Histamine Intolerance.  There was a paper presented at DDW by a group from Berlin, Germany noting that histamine intolerance is a non-immunologically mediated reaction toward oral intake of histamine-containing foods. You may have noted I did a post on this a while back, here.  Histamine intolerance syndrome can present with various intestinal symptoms and should be considered as a differential diagnosis in patients with IBS-like symptoms. Serum DAO and urinary methyl histamine do not suffice to diagnose histamine intolerance because they are only sporadically correlated with the symptoms. Thus, an oral histamine challenge remains the gold standard for the diagnosis.  I was happy to see this paper present at DDW as I believe this to be an issue in some of my clients. Histamine intolerance is highly unrecognized and misunderstood. 

Probiotics contaminated with gluten? One of the BIG news items from DDW was from Peter Green’s group at Columbia in NYC. Researchers at Columbia evaluated 22 commonly purchased probiotics, revealing that 12 of the 22 had gluten contamination.  Four of the brands contained greater than 20 PPM (above the acceptable limit per FDA for a product to be considered gluten free) an unacceptable amount, especially for those with celiac disease, an immune mediated condition in which gluten is toxic to the intestine. Here is a recap of this study. Tricia Thompson, owner and founder of Gluten Free Watchdog will be testing probiotics for gluten.  Gluten Free Watchdog provides a great service to those with gluten intolerance, which serves to independently test products to assess for gluten contamination. In order, to test numerous probiotics, Gluten Free Watchdog will need donations to fund the extensive research needed to test a variety of products. Tricia Thompson, MS, RD, gluten expert and founder of Gluten Free Watchdog, notes, “Probiotics are supplements and are regulated by the FDA under the category of “food.” Unlike medications, supplement manufacturers do not need to prove through scientific study that their products are safe and that they work. On the positive side, supplements labeled gluten-free must comply with the FDA’s gluten-free rule. If a product, including a probiotic is not in compliance it should be reported to the FDA.”  If you are willing to donate to help fund further probiotic testing via Gluten Free Watchdog, please contact Gluten Free Watchdog at: info@glutenfreewatchdog.org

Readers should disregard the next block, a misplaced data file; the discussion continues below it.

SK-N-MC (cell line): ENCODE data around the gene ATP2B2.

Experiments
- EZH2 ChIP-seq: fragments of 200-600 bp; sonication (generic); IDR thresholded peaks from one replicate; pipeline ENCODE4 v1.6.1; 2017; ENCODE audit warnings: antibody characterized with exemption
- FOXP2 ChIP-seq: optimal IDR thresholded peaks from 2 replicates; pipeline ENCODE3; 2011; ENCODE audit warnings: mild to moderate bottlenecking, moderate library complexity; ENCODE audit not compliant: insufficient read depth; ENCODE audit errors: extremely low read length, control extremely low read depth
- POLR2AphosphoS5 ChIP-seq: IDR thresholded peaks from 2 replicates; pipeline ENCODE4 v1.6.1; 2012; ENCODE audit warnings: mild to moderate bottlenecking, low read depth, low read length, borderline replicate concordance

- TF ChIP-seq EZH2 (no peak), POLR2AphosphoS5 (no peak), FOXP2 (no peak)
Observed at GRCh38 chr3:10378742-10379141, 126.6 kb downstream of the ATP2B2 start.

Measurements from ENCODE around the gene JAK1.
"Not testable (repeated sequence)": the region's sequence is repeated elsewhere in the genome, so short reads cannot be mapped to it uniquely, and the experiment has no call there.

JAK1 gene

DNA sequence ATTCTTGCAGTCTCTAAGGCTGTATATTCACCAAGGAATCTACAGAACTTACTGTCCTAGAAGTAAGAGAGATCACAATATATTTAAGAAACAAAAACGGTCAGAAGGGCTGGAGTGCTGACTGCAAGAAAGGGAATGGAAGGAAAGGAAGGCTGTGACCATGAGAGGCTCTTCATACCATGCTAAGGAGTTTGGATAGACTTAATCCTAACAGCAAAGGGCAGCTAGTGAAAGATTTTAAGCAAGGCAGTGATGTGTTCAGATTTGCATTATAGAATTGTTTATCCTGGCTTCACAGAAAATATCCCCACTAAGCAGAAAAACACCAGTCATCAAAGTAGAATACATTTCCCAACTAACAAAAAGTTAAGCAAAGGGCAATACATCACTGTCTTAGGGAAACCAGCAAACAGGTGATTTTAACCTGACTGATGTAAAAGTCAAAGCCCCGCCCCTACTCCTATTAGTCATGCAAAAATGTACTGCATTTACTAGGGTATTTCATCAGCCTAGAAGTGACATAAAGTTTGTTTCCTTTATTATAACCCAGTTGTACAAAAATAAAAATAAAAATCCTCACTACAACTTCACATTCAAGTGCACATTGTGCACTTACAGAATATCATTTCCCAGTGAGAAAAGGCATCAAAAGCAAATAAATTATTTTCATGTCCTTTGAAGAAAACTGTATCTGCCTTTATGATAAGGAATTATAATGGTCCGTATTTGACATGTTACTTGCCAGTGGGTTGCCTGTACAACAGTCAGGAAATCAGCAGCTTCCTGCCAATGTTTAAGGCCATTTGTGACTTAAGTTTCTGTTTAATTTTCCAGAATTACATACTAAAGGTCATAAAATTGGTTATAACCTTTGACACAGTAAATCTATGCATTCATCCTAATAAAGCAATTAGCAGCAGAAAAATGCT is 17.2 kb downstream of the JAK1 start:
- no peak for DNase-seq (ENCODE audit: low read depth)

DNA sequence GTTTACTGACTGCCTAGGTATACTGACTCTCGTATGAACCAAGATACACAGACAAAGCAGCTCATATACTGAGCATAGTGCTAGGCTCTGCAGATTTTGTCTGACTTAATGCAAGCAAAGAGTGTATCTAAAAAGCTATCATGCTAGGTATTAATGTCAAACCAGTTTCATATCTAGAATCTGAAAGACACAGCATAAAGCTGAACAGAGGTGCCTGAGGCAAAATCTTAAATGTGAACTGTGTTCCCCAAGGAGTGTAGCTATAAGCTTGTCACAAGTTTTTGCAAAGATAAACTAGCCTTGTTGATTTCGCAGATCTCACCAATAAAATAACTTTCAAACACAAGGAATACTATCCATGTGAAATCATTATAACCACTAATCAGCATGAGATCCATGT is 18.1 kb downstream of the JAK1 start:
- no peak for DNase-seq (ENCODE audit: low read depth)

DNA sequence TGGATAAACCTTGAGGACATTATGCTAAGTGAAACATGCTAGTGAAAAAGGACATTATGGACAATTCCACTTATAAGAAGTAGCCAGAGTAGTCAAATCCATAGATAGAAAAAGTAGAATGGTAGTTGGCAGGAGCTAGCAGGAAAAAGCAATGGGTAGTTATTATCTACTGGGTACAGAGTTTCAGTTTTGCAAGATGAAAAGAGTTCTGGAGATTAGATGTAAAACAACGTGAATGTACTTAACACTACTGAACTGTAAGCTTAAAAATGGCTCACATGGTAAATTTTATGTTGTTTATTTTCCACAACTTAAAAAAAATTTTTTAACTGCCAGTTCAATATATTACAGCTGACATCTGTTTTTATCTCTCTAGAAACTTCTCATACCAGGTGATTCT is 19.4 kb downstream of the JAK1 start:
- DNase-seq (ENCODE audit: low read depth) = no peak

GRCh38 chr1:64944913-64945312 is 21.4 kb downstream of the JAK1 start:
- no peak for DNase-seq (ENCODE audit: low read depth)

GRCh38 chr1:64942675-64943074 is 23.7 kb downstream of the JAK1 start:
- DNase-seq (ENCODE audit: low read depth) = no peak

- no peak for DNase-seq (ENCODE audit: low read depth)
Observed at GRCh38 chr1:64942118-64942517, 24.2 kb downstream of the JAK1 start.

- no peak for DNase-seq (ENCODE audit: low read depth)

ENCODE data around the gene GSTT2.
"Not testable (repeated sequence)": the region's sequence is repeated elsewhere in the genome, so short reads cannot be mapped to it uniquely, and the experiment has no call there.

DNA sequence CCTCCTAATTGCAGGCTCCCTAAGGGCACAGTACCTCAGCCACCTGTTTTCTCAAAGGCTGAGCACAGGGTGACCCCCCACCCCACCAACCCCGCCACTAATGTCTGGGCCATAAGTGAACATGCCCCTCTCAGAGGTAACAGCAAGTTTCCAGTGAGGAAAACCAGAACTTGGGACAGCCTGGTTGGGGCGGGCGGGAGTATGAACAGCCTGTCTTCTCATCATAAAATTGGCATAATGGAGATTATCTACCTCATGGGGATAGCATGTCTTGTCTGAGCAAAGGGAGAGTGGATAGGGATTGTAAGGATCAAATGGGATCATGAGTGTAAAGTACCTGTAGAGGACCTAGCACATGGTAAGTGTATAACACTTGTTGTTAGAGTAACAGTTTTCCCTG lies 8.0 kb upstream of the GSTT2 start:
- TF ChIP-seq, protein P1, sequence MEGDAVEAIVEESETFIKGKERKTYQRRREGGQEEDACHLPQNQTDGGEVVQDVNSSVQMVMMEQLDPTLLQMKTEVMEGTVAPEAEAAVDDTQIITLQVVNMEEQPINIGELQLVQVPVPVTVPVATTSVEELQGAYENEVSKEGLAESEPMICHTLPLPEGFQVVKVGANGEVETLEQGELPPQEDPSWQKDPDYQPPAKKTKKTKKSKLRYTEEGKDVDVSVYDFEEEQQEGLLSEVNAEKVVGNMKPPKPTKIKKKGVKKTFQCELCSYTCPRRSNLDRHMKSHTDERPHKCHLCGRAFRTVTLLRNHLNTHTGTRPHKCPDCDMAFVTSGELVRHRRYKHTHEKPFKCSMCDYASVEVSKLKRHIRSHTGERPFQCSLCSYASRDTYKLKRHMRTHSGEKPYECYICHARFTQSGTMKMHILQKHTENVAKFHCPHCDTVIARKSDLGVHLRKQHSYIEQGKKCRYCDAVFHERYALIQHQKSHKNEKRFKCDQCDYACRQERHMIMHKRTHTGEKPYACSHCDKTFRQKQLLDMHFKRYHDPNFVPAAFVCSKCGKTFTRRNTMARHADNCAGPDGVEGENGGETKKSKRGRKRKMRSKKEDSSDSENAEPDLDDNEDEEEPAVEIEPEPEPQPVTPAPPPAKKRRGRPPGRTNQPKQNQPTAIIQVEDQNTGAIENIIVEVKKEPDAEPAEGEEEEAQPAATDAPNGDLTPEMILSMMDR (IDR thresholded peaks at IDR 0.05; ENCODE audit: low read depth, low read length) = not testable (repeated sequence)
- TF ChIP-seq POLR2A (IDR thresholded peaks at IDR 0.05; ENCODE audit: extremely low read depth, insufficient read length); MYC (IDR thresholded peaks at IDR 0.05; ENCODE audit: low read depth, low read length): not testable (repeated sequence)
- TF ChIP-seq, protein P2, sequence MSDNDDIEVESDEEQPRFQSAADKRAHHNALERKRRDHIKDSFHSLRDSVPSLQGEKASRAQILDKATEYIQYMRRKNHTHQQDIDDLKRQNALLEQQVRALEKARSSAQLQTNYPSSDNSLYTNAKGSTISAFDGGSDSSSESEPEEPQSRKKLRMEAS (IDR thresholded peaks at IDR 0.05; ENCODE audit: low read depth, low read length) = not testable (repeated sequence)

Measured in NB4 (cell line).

PLEASE note, the results of this probiotic testing will only be available to those who subscribe to Gluten Free Watchdog which is $4.99/month.  If you require a gluten free diet or educate patients on gluten free living, I think this subscription is well worth the money.